The economy is heading for a marked slowdown with an evens chance of recession over the next 18 months, an influential think-tank predicted.
Growth is expected to hit 1.7% overall this year with a decline of 0.2% in the third quarter and risk of "further deterioration", according to the National Institute of Economic and Social Research (NIESR).
GDP will slow to 1% in 2017 while inflation is forecast to reach more than 3%, according to its analysis.
Borrowing is expected to increase by an additional £47 billion by 2020/21 and the unemployment rate is expected to rise from 4.8% in the second quarter of this year to around 5.75% in the middle of 2017, the think-tank said.
It comes amid heightened uncertainty and a fall in the pound following Britain's vote to leave the European Union.
NIESR said the shock result is the "main factor" behind its downward revision in the world forecast, from 3.5% to 3.3% in 2017, with the greatest change in the EU where growth is expected to be 0.4% lower.
Britain's future relationship with the bloc is "most likely" to be a trade agreement similar to the Swiss model that would allow free access to goods markets but limited access to services markets, it said.
The think-tank warned that the chances of a recession in Britain have "increased significantly" since its previous forecasts but said it expected any downturn to be temporary, with growth likely to improve from 2018.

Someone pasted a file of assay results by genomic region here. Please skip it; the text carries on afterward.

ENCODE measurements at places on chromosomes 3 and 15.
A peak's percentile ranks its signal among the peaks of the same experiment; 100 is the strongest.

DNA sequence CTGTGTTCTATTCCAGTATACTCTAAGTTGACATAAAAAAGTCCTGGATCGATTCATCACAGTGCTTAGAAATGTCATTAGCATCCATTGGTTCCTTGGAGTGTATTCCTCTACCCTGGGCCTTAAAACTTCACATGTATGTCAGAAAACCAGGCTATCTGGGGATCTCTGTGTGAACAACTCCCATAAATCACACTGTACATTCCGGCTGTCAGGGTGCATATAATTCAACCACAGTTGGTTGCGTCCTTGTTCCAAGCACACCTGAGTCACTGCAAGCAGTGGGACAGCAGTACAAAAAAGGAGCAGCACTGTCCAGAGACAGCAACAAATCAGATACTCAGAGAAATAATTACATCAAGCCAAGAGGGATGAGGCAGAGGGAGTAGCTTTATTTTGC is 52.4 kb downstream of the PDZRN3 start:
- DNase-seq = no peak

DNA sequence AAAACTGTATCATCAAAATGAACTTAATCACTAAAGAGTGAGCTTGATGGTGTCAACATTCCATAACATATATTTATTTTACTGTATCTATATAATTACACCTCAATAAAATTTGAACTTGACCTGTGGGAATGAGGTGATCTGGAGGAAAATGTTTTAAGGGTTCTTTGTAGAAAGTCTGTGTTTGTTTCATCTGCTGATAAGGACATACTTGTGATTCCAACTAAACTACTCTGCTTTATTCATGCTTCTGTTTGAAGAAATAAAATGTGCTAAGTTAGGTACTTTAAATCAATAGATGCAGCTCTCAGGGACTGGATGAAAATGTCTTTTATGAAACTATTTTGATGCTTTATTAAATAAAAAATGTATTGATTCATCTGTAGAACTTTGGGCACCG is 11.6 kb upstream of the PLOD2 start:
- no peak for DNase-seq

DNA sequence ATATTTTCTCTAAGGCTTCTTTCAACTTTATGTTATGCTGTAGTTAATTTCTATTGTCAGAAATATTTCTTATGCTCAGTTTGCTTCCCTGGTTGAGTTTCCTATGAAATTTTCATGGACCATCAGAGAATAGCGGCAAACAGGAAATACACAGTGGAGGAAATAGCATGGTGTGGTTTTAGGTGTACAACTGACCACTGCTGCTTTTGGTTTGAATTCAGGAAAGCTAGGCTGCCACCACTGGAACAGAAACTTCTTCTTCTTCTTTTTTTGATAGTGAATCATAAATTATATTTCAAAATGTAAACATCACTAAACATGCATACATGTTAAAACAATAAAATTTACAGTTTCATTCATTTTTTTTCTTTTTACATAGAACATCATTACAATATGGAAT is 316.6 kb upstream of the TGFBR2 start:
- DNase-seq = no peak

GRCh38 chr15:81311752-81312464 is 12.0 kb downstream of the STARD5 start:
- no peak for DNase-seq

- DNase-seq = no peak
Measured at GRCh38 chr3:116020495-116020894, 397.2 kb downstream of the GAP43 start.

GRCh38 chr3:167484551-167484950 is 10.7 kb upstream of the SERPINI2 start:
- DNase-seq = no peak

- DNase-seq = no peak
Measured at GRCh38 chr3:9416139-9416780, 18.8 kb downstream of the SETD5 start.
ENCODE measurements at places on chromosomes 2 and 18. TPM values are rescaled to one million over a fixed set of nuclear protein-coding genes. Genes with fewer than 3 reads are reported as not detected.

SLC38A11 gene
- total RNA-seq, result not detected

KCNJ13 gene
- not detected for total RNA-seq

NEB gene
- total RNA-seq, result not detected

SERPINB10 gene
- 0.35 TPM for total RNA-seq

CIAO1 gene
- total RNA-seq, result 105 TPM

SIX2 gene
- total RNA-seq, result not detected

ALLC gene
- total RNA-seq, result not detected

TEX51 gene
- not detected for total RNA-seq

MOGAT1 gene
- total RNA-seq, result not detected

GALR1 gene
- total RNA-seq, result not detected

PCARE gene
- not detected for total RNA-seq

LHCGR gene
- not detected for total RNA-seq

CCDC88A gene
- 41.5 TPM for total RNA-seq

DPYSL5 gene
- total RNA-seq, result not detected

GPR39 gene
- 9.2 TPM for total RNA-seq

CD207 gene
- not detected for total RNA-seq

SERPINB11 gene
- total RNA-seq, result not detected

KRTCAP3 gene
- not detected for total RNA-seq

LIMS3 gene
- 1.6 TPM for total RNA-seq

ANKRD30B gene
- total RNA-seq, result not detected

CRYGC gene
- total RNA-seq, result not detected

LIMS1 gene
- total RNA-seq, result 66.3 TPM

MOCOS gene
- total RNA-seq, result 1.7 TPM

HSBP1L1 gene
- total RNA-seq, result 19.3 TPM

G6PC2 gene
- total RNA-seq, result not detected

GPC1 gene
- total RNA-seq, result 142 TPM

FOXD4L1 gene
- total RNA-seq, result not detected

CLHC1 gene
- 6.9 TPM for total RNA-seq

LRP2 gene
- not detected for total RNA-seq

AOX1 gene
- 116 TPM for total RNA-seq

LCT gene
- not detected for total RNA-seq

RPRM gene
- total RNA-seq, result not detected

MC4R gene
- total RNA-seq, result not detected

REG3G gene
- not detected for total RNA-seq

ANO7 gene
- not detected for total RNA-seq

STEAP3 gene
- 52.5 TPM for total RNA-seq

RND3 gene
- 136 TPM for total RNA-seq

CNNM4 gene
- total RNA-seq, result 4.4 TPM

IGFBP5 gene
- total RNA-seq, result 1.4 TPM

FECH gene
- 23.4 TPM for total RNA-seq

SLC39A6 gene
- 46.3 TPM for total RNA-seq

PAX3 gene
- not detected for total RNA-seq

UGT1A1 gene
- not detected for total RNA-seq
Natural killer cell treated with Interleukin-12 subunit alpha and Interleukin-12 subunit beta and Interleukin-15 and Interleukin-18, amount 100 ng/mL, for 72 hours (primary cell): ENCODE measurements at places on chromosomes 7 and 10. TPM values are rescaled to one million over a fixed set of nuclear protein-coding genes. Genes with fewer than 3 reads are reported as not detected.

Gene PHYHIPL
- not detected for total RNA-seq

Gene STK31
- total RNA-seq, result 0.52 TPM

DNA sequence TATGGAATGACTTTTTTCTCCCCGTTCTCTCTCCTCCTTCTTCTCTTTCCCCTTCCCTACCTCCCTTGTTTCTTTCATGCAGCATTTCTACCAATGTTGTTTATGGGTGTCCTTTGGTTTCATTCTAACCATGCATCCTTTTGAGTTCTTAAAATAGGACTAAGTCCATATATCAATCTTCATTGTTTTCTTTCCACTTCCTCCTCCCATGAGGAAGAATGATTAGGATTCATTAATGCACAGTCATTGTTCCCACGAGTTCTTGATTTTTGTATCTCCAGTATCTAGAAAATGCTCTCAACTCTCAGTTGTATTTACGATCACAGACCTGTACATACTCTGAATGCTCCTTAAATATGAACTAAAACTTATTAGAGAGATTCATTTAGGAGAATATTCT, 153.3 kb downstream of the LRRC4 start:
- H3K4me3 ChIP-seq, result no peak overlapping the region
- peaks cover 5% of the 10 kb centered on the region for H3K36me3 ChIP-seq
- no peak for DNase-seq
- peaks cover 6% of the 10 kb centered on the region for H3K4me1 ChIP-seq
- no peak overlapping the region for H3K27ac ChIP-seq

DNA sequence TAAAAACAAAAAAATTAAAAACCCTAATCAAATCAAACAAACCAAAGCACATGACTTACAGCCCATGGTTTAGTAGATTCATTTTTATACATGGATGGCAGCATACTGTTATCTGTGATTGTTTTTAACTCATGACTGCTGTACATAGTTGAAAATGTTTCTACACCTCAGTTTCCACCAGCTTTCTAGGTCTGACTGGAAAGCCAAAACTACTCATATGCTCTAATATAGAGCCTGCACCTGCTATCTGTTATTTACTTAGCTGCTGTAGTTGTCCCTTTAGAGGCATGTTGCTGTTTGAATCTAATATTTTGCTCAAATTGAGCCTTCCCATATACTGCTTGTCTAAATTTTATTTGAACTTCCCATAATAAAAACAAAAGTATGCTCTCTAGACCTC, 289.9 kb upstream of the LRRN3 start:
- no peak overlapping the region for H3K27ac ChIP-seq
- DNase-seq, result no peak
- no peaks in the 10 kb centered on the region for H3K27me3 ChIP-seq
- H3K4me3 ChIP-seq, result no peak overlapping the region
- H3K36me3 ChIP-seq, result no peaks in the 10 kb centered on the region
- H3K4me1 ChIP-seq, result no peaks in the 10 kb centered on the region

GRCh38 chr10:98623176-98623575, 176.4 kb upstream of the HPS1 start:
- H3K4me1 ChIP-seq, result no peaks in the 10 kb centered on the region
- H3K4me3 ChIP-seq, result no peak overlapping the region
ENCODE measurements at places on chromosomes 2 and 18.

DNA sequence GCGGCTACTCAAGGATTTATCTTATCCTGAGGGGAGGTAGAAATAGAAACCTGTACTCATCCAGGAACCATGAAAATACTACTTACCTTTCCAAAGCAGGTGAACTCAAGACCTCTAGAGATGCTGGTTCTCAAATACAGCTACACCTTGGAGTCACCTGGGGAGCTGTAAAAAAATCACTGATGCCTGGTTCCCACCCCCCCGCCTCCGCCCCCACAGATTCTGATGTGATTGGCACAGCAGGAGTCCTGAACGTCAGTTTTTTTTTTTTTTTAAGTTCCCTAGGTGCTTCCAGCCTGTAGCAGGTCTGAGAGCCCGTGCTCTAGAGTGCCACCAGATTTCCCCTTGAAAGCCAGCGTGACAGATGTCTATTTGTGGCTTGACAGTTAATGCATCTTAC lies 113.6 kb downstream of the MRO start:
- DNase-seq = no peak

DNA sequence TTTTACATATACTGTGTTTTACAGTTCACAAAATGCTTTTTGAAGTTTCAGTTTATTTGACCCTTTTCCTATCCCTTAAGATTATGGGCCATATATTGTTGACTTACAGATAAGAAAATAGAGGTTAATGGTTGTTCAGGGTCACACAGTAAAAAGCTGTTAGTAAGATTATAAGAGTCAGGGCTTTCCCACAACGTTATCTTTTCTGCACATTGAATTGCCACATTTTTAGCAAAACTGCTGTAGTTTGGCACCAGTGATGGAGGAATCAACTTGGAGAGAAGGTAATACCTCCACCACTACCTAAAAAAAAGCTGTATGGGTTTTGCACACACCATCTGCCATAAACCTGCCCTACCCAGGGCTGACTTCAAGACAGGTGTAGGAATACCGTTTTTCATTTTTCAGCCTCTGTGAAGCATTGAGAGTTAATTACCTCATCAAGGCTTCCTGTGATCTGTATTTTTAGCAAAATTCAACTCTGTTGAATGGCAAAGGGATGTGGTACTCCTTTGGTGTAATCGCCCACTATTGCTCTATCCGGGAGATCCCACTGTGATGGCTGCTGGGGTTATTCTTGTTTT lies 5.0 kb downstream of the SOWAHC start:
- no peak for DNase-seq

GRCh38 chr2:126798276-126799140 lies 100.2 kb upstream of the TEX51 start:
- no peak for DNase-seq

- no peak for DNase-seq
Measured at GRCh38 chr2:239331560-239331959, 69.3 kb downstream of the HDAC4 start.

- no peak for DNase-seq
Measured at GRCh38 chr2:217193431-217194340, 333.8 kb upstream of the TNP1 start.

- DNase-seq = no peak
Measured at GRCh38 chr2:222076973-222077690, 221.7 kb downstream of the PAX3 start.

Simon Kirby, head of macroeconomic modelling and forecasting at NIESR, said: "We expect the UK to experience a marked economic slowdown in the second half of this year and throughout 2017.
"There is an evens chance of a technical recession in the next 18 months, while there is an elevated risk of further deterioration in the near term. In light of the downturn under way and the downside risks to the outlook, a decision by the MPC to provide monetary stimulus would be welcome and we look forward to assessing the new Chancellor's plans at the autumn statement.
"We expect the rate of inflation to peak at over 3% at the end of 2017, induced mainly by the recent depreciation of sterling. The MPC should look through this temporary rise in inflation and ease monetary policy substantially in the coming months.
"Indeed, the slowdown we are projecting is conditioned on the assumption that the MPC will cut interest rates to just 10 basis points, starting with a 25 basis point cut at their August meeting.
"The effects on the economy from these interest rate reductions are relatively modest, but our analysis suggests that the reduction in combination with a further round of quantitative easing (of around £200 billion) could boost the size of the economy by as much as 1.5% over the next two years."